Charlestown, RI (PRWEB) April 21, 2014 -- The entrance of a new puppy into a household can be a decidedly exciting and rewarding period in one’s life. During this time, regular vet exams are a necessity, and can easily overwhelm a first-time puppy owner with the seemingly endless succession of vaccinations that accompany them. Vaccinating, if not done properly, can be fatal. Royal Flush Havanese gives readers the lowdown of how to better prepare for and manage this inevitable barrage of inoculations.
Upon arriving at the veterinarian, most first-time puppy owners will receive information regarding a typical timeline of when new puppy patients are inoculated. As discussed in the article Current Costs of First Year Havanese Puppy Ownership, the first vaccination typically occurs at the age of seven weeks, the second at 10 weeks, the third at 13 weeks, and the fourth at 16 weeks. Despite the ample literature veterinarians hand out, it is important to remember that a representative timeline is not always the correct timeline for each and every dog.
Royal Flush Havanese stresses the importance of only administering one vaccination at a time. All dogs, especially smaller breeds such as the Havanese, are susceptible to suffering from adverse effects from the vaccines. Recently, it has become more common to administer combination vaccines, which is simply a single shot composed of multiple vaccinations. This large dose of medication can easily overwhelm a Havanese puppy’s immune system, causing him/her to actually come down with the same diseases they were being vaccinated against!
Royal Flush Havanese recommends following a strict sequence of vaccinations in order to combat this. At seven weeks, Havanese puppies should be given a five-way vaccination that does not include either lepto or corona. No other vaccine should be administered during this time, including Bordatella (which is commonly used with this vaccine). Additionally, when a Havanese puppy is to receive their Bordatella, Rabies, or Lyme vaccination, care should be taken that only one of these is given per vet visit.
After a puppy receives his or her first round of vaccinations, it is important to look out for signs of abnormal behavior, which can signal a failure of the puppy’s immune system or an allergic reaction. Common symptoms to watch out for include heavy breathing, swelling of the face, frequent vomiting, lethargy, loss of appetite, watery/bloody/mucous stools, watery eyes, hives, and even seizures. These can occur up to 60 days after the dog receives their shots, and if left untreated, can lead to death. As detailed above, the risk a dog has of showing an adverse reaction dramatically proliferates as the number of shots received increases, and as the size of the dog decreases.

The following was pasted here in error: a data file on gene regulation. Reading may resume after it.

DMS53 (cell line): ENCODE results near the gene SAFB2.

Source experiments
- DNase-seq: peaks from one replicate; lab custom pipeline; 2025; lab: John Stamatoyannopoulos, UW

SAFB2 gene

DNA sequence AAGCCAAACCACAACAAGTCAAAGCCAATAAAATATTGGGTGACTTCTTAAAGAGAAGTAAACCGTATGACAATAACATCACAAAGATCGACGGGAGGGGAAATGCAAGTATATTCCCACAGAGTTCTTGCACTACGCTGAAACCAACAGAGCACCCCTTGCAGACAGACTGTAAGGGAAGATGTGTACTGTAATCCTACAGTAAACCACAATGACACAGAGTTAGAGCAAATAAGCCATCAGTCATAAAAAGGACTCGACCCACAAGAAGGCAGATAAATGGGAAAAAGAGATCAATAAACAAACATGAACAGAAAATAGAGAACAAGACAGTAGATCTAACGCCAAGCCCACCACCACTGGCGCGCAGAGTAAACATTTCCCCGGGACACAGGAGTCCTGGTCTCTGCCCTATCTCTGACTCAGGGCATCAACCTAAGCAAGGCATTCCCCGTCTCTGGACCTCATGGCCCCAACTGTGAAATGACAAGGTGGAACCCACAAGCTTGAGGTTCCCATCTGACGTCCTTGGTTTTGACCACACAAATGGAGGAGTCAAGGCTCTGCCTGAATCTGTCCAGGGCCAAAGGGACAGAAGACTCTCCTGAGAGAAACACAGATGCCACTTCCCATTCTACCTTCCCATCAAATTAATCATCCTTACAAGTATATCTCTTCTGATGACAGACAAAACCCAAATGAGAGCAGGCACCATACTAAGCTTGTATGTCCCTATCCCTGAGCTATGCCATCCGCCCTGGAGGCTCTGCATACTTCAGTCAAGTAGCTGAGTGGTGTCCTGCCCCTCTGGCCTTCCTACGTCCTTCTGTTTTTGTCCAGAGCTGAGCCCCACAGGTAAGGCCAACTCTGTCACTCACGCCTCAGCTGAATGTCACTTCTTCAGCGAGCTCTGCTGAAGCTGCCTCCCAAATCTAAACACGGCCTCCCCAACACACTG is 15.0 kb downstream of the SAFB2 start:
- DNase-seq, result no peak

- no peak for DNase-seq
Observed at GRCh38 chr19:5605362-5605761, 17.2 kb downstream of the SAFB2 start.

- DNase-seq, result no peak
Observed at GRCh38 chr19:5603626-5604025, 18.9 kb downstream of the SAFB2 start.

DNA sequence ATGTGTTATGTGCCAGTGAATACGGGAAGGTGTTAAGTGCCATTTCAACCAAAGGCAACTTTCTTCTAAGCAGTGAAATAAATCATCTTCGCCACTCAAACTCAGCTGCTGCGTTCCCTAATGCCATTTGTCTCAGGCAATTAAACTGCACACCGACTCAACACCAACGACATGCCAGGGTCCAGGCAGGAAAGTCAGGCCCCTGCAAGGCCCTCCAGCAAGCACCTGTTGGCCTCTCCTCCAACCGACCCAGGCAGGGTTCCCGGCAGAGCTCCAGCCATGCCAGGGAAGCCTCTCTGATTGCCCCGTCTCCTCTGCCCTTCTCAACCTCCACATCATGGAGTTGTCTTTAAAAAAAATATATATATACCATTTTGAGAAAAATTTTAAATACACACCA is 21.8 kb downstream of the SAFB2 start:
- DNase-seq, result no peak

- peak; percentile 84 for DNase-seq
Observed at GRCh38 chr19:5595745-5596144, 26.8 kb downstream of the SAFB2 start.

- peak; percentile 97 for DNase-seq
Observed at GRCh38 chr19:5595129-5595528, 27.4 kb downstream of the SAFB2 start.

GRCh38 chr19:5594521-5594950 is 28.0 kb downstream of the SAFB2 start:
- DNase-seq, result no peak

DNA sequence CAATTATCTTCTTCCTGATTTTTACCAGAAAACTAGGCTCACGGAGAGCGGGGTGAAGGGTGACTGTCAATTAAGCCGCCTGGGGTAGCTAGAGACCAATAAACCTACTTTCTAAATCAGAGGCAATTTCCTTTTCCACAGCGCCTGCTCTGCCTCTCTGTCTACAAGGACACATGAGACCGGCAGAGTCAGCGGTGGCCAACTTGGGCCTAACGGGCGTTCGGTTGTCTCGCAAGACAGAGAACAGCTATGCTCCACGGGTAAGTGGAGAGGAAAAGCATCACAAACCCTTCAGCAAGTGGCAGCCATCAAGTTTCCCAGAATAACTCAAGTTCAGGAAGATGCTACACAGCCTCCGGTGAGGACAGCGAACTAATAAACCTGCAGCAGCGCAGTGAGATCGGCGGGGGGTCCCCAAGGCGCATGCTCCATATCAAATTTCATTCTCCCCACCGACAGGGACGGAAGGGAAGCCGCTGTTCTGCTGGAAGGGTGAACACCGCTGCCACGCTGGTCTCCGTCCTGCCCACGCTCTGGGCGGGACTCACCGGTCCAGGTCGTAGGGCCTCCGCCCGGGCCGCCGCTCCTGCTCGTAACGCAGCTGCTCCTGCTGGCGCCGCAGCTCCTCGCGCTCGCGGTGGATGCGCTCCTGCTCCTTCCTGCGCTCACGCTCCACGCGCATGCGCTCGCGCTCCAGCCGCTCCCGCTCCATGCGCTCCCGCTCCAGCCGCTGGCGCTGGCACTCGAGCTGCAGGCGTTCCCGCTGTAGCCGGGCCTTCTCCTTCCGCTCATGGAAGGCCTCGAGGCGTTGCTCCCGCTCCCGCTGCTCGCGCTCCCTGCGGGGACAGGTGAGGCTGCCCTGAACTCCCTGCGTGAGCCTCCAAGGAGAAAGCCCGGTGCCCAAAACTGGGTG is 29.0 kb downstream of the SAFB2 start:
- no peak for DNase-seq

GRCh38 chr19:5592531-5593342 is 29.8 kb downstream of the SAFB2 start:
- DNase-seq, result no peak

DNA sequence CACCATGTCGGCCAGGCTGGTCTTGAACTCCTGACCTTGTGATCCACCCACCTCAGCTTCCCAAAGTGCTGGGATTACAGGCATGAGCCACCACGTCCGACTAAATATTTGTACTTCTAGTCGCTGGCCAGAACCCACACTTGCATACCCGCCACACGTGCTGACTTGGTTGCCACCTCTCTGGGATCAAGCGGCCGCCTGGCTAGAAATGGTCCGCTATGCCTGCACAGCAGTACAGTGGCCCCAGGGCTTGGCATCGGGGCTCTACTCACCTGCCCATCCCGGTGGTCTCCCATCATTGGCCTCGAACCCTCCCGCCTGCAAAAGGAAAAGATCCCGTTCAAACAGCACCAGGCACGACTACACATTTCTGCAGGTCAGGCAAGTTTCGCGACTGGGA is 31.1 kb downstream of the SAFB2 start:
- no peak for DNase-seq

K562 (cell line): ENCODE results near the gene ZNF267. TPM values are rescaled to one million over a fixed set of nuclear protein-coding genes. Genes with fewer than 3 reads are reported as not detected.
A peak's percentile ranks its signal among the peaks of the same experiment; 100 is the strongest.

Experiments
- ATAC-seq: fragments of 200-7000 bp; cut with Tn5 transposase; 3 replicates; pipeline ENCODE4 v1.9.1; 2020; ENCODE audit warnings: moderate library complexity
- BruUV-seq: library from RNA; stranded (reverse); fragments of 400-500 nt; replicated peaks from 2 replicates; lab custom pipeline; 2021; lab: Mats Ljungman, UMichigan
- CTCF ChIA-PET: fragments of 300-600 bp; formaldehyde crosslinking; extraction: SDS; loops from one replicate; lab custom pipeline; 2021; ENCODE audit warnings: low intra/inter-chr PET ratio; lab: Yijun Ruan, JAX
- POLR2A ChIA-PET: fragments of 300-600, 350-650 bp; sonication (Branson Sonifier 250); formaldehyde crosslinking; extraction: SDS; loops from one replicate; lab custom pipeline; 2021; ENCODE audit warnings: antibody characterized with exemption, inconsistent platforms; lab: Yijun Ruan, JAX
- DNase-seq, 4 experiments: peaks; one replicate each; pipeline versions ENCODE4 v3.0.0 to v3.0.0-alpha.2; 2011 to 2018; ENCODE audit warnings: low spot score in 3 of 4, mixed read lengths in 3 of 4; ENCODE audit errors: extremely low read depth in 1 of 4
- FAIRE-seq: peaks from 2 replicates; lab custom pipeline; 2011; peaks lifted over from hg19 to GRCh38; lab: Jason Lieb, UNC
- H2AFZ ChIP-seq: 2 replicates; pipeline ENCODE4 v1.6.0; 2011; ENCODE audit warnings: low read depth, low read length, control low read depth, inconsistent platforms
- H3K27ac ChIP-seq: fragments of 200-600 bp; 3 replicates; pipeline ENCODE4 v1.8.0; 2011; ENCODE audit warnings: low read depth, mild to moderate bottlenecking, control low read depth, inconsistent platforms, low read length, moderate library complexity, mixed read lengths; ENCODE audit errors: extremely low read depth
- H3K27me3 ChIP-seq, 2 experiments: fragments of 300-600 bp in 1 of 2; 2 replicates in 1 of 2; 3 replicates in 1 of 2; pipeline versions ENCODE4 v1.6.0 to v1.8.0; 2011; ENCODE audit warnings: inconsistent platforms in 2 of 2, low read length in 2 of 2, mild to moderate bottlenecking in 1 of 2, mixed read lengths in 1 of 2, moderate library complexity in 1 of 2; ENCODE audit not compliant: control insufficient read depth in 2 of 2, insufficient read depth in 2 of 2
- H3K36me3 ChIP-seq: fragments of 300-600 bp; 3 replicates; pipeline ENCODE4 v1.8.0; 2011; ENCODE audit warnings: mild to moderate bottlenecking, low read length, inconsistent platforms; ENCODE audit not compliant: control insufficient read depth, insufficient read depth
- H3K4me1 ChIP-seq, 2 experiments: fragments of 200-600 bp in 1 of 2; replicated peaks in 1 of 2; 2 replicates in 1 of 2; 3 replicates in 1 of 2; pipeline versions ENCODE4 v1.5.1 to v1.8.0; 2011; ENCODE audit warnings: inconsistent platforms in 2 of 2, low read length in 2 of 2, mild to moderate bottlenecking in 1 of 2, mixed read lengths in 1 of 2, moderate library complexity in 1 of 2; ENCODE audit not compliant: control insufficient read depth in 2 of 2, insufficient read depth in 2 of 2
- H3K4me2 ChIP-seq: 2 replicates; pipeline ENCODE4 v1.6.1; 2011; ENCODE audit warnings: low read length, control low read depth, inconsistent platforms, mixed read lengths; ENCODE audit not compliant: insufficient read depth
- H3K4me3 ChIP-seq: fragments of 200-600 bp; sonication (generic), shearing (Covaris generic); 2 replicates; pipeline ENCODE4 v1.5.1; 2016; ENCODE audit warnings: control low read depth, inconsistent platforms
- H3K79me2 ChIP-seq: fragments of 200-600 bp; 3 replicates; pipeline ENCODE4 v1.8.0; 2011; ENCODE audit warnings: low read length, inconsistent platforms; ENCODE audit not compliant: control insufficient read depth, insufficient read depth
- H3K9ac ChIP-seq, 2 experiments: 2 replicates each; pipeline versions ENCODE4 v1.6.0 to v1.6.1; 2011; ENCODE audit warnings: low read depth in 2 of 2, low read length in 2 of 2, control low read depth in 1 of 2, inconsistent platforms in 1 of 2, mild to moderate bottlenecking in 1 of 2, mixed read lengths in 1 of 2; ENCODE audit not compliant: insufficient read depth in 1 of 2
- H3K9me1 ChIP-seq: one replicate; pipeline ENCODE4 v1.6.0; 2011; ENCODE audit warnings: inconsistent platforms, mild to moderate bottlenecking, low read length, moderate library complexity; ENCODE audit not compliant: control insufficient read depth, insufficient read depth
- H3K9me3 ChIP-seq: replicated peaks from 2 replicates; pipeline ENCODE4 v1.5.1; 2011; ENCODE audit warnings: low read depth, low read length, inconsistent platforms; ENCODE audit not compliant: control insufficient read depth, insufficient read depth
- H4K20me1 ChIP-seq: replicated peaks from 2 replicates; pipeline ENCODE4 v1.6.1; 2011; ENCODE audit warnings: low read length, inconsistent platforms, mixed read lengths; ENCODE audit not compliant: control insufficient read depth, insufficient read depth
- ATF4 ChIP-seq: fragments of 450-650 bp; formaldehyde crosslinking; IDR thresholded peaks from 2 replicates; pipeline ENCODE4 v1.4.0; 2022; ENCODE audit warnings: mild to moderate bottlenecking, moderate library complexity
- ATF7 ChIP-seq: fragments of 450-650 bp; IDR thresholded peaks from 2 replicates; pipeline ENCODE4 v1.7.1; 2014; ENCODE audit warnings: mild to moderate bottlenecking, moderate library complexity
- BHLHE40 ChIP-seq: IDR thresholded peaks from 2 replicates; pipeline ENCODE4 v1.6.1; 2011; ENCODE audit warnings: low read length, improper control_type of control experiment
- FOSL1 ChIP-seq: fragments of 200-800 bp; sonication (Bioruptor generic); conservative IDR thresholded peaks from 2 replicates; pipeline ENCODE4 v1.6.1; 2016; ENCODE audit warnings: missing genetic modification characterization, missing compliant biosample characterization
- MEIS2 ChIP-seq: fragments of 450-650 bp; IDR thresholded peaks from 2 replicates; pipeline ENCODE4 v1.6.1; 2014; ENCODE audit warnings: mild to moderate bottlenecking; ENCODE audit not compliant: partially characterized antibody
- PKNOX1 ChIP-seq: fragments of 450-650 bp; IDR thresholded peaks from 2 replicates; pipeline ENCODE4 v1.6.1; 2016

The single most important thing dog owners can do for their pet’s health is to advocate on behalf of their pet. Unlike children, dogs cannot tell veterinarians how they are feeling. Dog owners know exactly what behavior is considered normal for their dog, which helps to make any changes in conduct much more simple to spot. As the saying goes, if you see something, say something. Ultimately, it is the owner’s responsibility to decide when and where their pet will receive vaccinations. Knowing how long each vaccination is good for can prevent unnecessary vaccination. Choosing to administer vaccinations only when a dog is completely healthy, and choosing to administer only one vaccine at a time can greatly reduce the chance of a reaction as well.
Moreover, it is never a good idea to walk into a veterinarian’s office completely unprepared. Dog owners should keep a journal monitoring their pet’s appetite, activity level, and any significant changes to their daily routine for at least a week before the visit. If it is a first visit, it is extremely important to convey any and all information about the dog, such as any medications, known allergies, de-worming schedule, and any paperwork to the vet, so that they can make a more informed decision as to when and what the dog will be vaccinated against. Royal Flush Havanese stresses the importance of ensuring Havanese puppies are completely healthy– and their immune systems strong– before their vaccinations. It is necessary to keep a puppy eating, no matter how disinterested in food he/she may be. If the puppy isn’t drinking as much as it should, add Pedialyte to his/her water bowl for added electrolytes. Immune boosting supplements like NuVet can also be added to the puppy’s diet to help fight off any effects of the vaccines. Lastly, the risk of contracting hypoglycemia can be minimized by rubbing a pea-sized amount of Nutri-Cal onto a puppy’s gums several times a day.
As a pet owner, if something instinctively doesn’t feel right, question it. Any and all questions regarding vaccinations can always be run by another friend with a dog, the product manufacturer, another veterinarian, the dog's breeder or even the Internet. Royal Flush Havanese welcomes questions from the owners of their Havanese. Additionally, speaking to other clients of the veterinarian can help owners identify exactly how well their vet handles his/her patients on a case-by-case basis.
Royal Flush Havanese hopes that the information conveyed in this article will help to improve the lives of dogs and dog owners everywhere. Vaccinating, although important to the health of a puppy, can be extremely deleterious if not done correctly. Royal Flush Havanese is a BBB accredited business specializing in breeding and raising Havanese puppies born and raised in both Rhode Island and Florida. Please join us in our quest to teach others about the loyal, gentle and lovable Havanese breed. Like us on Facebook and check out our website and YouTube where you can find even more helpful articles and informative tips for dog-enthusiasts and breeders alike.
Holly Mastroianni, Royal Flush Havanese, http://www.royalflushhavanese.com, +1 4018643371, [email protected]